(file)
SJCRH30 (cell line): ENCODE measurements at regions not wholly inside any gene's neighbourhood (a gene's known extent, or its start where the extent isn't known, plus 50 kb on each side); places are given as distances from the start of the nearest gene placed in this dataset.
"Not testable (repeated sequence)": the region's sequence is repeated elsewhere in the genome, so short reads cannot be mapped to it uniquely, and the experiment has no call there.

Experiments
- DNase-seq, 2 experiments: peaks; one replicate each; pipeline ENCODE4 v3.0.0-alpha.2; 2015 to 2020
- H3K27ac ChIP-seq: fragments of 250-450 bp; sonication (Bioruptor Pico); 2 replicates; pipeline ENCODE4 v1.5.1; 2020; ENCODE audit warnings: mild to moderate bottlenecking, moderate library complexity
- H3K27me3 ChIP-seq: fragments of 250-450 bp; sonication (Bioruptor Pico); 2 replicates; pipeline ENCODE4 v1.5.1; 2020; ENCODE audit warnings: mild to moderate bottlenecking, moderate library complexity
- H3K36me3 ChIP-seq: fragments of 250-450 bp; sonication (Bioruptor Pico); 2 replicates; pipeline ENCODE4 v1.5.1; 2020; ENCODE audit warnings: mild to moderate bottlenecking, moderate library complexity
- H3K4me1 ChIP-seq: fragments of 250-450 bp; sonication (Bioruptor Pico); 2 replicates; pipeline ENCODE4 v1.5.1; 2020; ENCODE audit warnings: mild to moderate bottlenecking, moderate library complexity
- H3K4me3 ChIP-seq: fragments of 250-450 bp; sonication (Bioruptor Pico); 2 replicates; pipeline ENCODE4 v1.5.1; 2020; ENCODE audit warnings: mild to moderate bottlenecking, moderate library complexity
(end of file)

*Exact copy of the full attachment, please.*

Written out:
SJCRH30 (cell line): ENCODE measurements at regions not wholly inside any gene's neighbourhood (a gene's known extent, or its start where the extent isn't known, plus 50 kb on each side); places are given as distances from the start of the nearest gene placed in this dataset.
"Not testable (repeated sequence)": the region's sequence is repeated elsewhere in the genome, so short reads cannot be mapped to it uniquely, and the experiment has no call there.

Experiments
- DNase-seq, 2 experiments: peaks; one replicate each; pipeline ENCODE4 v3.0.0-alpha.2; 2015 to 2020
- H3K27ac ChIP-seq: fragments of 250-450 bp; sonication (Bioruptor Pico); 2 replicates; pipeline ENCODE4 v1.5.1; 2020; ENCODE audit warnings: mild to moderate bottlenecking, moderate library complexity
- H3K27me3 ChIP-seq: fragments of 250-450 bp; sonication (Bioruptor Pico); 2 replicates; pipeline ENCODE4 v1.5.1; 2020; ENCODE audit warnings: mild to moderate bottlenecking, moderate library complexity
- H3K36me3 ChIP-seq: fragments of 250-450 bp; sonication (Bioruptor Pico); 2 replicates; pipeline ENCODE4 v1.5.1; 2020; ENCODE audit warnings: mild to moderate bottlenecking, moderate library complexity
- H3K4me1 ChIP-seq: fragments of 250-450 bp; sonication (Bioruptor Pico); 2 replicates; pipeline ENCODE4 v1.5.1; 2020; ENCODE audit warnings: mild to moderate bottlenecking, moderate library complexity
- H3K4me3 ChIP-seq: fragments of 250-450 bp; sonication (Bioruptor Pico); 2 replicates; pipeline ENCODE4 v1.5.1; 2020; ENCODE audit warnings: mild to moderate bottlenecking, moderate library complexity